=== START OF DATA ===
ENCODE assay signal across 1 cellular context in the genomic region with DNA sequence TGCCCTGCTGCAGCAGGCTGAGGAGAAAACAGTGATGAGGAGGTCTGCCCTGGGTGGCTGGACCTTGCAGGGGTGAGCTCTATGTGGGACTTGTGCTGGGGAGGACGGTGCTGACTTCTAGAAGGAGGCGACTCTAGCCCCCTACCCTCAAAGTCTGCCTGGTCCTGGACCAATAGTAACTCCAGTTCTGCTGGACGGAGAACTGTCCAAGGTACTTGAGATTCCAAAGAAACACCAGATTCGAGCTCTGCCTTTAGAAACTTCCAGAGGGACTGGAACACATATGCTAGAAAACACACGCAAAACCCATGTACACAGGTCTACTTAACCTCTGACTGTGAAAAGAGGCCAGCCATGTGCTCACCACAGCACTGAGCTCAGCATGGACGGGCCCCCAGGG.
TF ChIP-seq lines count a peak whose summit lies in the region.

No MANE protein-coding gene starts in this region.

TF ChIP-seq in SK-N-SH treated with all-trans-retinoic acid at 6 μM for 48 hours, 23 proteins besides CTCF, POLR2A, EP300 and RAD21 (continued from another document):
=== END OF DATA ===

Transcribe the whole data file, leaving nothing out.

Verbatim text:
ENCODE assay signal across 1 cellular context in the genomic region with DNA sequence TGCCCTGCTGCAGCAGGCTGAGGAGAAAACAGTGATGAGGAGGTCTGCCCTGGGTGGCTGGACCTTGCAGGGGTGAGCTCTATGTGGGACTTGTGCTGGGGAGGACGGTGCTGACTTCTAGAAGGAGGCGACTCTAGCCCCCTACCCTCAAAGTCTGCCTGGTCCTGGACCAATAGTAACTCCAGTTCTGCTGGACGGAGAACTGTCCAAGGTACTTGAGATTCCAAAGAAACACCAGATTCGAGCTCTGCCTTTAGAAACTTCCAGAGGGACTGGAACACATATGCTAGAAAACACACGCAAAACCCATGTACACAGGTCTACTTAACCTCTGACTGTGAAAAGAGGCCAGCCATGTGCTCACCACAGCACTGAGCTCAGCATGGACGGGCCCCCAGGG.
TF ChIP-seq lines count a peak whose summit lies in the region.

No MANE protein-coding gene starts in this region.

TF ChIP-seq in SK-N-SH treated with all-trans-retinoic acid at 6 μM for 48 hours, 23 proteins besides CTCF, POLR2A, EP300 and RAD21 (continued from another document):